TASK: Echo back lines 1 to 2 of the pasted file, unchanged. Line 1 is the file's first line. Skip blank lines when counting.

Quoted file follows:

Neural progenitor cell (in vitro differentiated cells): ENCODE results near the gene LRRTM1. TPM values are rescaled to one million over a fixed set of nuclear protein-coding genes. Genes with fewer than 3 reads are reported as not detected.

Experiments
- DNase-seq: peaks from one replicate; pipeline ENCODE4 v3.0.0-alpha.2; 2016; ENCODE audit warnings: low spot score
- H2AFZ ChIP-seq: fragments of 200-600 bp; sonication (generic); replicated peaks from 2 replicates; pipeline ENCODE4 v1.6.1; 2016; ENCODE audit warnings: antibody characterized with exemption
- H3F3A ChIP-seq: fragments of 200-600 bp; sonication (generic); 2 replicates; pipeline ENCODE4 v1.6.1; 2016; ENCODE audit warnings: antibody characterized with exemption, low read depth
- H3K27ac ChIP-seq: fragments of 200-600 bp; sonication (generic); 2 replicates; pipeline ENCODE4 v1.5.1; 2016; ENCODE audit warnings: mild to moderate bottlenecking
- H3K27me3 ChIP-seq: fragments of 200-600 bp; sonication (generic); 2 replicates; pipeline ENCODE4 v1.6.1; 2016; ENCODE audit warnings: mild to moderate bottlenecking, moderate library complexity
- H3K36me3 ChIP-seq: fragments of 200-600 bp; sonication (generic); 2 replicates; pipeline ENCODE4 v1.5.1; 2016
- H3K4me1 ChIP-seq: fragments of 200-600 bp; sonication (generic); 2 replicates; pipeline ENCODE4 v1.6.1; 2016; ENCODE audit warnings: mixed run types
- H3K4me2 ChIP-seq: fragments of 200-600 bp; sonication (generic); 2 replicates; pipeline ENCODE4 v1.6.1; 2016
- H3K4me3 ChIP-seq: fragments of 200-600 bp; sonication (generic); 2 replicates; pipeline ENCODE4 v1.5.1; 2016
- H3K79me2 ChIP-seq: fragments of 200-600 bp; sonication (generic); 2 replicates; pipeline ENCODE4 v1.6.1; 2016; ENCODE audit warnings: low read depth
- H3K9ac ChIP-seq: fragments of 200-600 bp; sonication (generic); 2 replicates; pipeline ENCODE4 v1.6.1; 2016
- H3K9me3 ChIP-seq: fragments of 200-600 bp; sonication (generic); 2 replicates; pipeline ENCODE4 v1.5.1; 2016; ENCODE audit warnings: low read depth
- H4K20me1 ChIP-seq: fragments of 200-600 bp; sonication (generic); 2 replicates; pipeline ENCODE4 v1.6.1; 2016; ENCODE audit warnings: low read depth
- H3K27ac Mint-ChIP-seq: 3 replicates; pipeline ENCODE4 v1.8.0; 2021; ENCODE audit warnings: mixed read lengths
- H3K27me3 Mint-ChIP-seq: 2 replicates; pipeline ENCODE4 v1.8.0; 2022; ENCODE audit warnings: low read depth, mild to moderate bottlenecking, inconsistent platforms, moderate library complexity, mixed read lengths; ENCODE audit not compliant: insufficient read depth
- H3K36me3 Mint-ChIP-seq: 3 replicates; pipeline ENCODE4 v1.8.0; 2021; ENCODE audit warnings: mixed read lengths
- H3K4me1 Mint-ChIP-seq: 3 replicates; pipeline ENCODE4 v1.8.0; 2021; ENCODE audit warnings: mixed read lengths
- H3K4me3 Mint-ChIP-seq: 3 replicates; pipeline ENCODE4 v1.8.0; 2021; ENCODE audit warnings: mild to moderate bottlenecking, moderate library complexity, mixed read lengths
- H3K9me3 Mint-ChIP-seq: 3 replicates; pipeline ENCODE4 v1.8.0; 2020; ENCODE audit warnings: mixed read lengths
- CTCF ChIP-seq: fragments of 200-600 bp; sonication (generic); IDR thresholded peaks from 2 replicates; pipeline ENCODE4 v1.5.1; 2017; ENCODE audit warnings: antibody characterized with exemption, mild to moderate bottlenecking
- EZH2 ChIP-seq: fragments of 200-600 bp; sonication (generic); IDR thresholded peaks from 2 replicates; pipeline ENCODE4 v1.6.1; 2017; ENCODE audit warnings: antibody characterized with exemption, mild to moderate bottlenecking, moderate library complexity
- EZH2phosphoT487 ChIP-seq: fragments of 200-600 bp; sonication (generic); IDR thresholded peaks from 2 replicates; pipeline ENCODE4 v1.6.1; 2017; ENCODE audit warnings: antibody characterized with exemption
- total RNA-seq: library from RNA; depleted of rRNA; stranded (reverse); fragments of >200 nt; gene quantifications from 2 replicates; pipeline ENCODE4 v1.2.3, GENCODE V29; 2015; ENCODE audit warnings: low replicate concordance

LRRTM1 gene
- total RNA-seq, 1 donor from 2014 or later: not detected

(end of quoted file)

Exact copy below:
Neural progenitor cell (in vitro differentiated cells): ENCODE results near the gene LRRTM1. TPM values are rescaled to one million over a fixed set of nuclear protein-coding genes. Genes with fewer than 3 reads are reported as not detected.

Experiments